Between their silent meetings together and his own—what I can only describe as—illegal and inappropriate “detective work,” Theo begins to grasp the true identity of Alicia Berenson. Just like any psychological thriller worth its salt, the twists and turns in this book will leave you wanting more until the very end. And the ending, well, that you certainly won’t expect. I didn’t, that’s for sure.
Overall, I really liked this book. It’s been a while since I’ve read a thriller, and The Silent Patient did not disappoint. The storytelling in this contemporary novel is dark, twisted, and addicting, with an ending that will leave you speechless. On a 5-star scale, I’d rate this book a 4.5. I highly recommend it.
Book Review: ‘The Unbroken Thread’
In October 2020, in the middle of the still ongoing COVID-19 pandemic, Pope Francis published an encyclical titled Fratelli Tutti, or “All Brothers.” In it, the Holy Father wrote:
Wisdom is not born of quick searches on the internet nor is it a mass of unverified data. That is not the way to mature in the encounter with truth. Conversations revolve only around the latest data; they become merely horizontal and cumulative. We fail to keep our attention focused, to penetrate to the heart of matters, and to recognize what is essential to give meaning to our lives.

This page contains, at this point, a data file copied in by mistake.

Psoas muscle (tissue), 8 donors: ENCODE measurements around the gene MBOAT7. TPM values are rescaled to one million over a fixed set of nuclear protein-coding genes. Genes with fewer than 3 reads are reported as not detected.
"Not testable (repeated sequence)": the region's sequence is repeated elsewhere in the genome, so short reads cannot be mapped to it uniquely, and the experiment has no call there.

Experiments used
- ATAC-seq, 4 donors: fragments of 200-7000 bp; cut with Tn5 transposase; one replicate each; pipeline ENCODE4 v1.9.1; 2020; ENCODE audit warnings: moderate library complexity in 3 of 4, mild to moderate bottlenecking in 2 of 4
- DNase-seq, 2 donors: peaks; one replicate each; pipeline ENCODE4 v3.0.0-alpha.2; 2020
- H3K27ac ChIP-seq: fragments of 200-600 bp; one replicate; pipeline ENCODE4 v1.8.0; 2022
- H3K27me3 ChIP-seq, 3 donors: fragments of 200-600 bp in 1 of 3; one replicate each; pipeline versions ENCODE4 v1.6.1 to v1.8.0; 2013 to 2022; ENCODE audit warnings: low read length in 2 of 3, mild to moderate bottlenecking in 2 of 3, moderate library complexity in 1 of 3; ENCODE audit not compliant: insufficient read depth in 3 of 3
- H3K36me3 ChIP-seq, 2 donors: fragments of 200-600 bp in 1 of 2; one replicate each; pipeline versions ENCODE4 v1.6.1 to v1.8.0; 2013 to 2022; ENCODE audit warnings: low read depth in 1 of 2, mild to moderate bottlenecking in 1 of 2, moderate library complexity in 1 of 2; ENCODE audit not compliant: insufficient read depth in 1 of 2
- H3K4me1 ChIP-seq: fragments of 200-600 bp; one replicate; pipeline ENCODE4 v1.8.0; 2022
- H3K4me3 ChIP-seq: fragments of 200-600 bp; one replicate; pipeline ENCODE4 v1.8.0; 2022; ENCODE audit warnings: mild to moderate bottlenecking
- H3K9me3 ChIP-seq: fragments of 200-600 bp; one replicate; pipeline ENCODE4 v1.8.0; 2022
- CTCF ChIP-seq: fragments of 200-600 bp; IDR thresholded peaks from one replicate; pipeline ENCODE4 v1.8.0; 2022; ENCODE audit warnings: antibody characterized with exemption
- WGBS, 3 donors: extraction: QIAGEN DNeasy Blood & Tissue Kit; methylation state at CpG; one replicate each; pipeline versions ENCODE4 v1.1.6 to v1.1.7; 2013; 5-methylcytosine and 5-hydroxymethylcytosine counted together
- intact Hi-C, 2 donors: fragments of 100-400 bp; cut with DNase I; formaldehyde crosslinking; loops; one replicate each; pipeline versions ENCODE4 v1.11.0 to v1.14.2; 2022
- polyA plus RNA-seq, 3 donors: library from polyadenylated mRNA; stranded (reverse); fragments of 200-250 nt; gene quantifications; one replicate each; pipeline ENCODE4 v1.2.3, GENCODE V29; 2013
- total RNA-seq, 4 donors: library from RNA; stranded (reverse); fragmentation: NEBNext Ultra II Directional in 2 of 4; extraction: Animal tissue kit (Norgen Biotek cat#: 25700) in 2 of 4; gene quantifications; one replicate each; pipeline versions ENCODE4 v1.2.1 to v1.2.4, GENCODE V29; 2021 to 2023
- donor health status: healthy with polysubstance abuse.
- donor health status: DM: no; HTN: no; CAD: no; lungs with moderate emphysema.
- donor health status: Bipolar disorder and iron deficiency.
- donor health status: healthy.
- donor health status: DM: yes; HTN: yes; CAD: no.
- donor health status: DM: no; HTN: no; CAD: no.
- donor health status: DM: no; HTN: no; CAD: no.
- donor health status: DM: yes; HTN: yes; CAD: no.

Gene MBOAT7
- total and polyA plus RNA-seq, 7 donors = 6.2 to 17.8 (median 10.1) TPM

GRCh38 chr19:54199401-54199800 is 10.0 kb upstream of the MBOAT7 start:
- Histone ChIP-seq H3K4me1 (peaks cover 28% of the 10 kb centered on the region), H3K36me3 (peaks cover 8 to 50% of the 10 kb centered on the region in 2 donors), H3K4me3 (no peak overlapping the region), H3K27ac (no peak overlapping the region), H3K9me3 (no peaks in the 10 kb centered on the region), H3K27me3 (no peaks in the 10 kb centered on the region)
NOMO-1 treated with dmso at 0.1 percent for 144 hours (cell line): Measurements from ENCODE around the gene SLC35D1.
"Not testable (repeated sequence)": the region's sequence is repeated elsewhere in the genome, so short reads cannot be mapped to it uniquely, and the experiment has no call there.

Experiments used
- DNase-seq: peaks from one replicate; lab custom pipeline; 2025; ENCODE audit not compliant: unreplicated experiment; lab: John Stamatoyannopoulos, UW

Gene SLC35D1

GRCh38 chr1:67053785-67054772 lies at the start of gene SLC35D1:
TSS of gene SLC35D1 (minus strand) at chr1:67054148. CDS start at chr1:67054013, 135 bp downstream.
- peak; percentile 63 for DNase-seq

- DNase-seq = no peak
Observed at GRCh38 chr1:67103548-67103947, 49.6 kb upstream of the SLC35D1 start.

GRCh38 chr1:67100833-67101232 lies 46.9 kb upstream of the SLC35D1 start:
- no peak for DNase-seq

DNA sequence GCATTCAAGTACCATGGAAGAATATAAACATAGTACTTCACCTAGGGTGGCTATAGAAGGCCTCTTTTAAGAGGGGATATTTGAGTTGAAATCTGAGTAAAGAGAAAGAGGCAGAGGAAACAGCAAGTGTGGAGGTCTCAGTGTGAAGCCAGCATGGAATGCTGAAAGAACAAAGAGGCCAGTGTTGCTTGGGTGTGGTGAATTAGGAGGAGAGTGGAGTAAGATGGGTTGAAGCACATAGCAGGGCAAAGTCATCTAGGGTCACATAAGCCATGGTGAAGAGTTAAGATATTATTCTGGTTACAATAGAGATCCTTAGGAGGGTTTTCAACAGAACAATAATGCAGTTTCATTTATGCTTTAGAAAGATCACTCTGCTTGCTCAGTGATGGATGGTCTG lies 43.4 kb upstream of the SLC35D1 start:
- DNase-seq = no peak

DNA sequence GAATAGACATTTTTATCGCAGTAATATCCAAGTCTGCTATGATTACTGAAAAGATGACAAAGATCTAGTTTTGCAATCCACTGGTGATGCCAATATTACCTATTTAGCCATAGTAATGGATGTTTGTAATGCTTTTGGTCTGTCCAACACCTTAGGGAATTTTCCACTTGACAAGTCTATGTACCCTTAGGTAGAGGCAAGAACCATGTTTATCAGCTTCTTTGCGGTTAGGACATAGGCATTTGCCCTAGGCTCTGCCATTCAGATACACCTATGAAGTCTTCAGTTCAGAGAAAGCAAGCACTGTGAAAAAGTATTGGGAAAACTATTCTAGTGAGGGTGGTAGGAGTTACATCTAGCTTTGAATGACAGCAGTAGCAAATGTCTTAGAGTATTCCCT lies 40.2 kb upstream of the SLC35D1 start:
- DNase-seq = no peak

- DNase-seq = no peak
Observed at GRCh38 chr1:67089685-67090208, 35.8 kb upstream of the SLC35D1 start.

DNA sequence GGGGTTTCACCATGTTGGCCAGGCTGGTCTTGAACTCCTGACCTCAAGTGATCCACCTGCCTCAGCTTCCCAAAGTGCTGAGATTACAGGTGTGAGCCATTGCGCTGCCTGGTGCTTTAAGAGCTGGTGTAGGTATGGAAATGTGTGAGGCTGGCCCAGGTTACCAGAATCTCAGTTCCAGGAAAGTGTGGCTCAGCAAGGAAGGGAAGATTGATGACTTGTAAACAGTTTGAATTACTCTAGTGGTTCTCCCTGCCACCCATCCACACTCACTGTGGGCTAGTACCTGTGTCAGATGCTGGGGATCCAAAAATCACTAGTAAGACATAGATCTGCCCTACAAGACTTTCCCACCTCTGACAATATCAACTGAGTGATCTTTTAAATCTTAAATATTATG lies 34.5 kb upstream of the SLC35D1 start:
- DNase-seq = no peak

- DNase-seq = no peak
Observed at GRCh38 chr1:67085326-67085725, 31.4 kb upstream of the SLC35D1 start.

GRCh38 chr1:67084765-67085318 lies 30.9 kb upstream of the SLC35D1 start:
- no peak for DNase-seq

The same sentiment would not have been out of place in Sohrab Ahmari’s book The Unbroken Thread. Framed as a message for his young son, The Unbroken Thread desperately searches for ways that modern men and women can give meaning to their lives. The subtitle, “Discovering the Wisdom of Tradition in an Age of Chaos,” aptly sums up his solution. When society around you seems to be going insane, it is a good idea to look to the past for solace.
In this sense, The Unbroken Thread is a consolation of sorts. It presents 12 anecdotes, each spotlighting an historical figure from a diverse group that includes St. Augustine, Confucius, and Andrea Dworkin. All of these luminaries found themselves in uncertain and irresolute times, and instead of submitting to the fads of the day, they hewed to certain truths they knew to be inviolable. Despite the Whiggish viewpoint from which we are all taught to interpret history, Ahmari does a good job of demonstrating that our current “Age of Chaos” is not uniquely disordered. Societies and cultures have lost their way in the past—the St. Augustine chapter is especially compelling on this point—but the human story is not foreordained to be one of continued devolution into madness. In other words, there is hope.